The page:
Joubert, Sven A
Institut universitaire de gériatrie de Montréal
The impact of beta-amyloid burden on cognition in normal aging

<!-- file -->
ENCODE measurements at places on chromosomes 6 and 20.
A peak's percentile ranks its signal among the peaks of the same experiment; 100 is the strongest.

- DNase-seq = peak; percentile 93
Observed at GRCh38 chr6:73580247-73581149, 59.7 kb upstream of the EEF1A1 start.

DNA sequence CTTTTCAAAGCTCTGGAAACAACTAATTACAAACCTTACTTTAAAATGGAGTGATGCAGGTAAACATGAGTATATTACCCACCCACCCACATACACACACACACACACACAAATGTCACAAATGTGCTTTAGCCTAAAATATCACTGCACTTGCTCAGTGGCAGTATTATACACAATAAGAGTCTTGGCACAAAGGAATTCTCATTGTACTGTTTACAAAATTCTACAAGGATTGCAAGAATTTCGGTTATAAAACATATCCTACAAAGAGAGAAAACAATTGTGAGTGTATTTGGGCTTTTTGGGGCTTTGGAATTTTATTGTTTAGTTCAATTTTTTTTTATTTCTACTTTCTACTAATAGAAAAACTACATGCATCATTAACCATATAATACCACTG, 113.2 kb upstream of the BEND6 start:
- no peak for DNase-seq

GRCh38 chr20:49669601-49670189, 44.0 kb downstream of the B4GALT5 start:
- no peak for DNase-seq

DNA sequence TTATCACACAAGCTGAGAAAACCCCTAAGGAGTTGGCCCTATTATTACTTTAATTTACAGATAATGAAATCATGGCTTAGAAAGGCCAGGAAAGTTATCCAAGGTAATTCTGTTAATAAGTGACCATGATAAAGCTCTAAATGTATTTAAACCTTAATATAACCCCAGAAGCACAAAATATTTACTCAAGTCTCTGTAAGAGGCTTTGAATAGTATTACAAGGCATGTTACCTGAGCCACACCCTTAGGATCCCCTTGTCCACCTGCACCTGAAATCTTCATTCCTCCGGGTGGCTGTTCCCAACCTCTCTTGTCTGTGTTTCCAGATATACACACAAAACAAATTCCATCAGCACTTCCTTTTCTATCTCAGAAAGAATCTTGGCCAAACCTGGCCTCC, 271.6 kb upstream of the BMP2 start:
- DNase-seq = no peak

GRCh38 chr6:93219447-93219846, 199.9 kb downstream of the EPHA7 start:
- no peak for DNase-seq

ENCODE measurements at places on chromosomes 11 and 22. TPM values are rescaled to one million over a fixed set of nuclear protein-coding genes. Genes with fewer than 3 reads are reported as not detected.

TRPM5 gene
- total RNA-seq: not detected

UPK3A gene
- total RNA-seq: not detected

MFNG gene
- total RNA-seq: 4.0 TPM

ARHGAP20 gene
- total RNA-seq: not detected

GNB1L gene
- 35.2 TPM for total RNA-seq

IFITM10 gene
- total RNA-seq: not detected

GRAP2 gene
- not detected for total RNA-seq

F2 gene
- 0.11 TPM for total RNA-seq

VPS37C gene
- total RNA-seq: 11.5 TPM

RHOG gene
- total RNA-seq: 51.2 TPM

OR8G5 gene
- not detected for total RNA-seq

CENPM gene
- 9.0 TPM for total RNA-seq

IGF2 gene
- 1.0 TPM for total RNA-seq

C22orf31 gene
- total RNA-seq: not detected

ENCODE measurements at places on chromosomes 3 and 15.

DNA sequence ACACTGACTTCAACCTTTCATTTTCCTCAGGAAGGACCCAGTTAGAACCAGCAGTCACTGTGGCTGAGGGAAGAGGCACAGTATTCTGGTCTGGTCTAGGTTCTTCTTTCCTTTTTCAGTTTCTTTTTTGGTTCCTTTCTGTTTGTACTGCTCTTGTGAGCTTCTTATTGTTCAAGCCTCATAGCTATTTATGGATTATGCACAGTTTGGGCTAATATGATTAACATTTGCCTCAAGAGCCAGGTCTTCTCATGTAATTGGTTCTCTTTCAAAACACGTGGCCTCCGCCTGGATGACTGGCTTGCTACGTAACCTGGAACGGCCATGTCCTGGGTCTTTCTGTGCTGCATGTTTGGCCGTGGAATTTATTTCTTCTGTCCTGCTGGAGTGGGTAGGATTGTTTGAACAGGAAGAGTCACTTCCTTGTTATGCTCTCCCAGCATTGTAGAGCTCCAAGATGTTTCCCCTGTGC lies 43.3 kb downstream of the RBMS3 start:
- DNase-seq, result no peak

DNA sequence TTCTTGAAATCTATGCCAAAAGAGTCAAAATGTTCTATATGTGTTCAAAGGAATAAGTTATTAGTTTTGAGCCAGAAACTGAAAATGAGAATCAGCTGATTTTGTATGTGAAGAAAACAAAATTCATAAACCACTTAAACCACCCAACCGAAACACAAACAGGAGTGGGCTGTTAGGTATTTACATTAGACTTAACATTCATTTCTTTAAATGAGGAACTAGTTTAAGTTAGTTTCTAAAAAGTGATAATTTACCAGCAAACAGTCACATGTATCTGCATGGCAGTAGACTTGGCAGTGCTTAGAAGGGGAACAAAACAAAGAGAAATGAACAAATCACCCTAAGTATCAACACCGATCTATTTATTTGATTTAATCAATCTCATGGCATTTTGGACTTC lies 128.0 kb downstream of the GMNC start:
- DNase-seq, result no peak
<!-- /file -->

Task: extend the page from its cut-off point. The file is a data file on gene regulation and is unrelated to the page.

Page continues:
Alzheimer’s disease (AD) is the leading cause of dementia in Canada. Because the Canadian population is growing older and because age represents the greatest risk factor of developing the disease, it is important to better understand the differences between normal aging and the earliest signs of AD. The recent development of techniques for in vivo imaging of brain amyloid protein aggregations, one of the main pathological features of AD, offers new research perspectives in terms of understanding the nature and evolution of brain pathology in AD. Pittsburgh Compound B (PIB), which binds to betaamyloid (AB) deposits in the brain, may prove very useful in studying the relationship between these abnormal aggregations in the brain and cognitive function in aging. Recent PIB studies indicate that 10-30% of normal older persons show a pattern of binding similar to AD. Therefore, it is important to determine if these individuals may be at greater risk of later developing AD. Our objective is to use PIB scanning to investigate the relationship between AB deposition and cognitive performance in normal aging. We will study the relation between PIB retention in the brain and neuropsychological performance in healthy older adults. Our main hypothesis is that cognitively normal older individuals who show greater PIB uptake in the brain will show mild deficits on neuropsychological tests when compared to older individuals with low PIB uptake. The contributions of this study will be to improve our comprehension of the relation between the amount of AB deposition in the brain and cognition in normal aging. It will help understand if cognitively normal persons with AB deposition are on a trajectory toward AD. PIB imaging may help detect AB pathology in asymptomatic or mildly symptomatic individuals, and anti-amyloid therapies and non pharmacological interventions may be most helpful at this stage, before the onset of other pathological processes in the brain.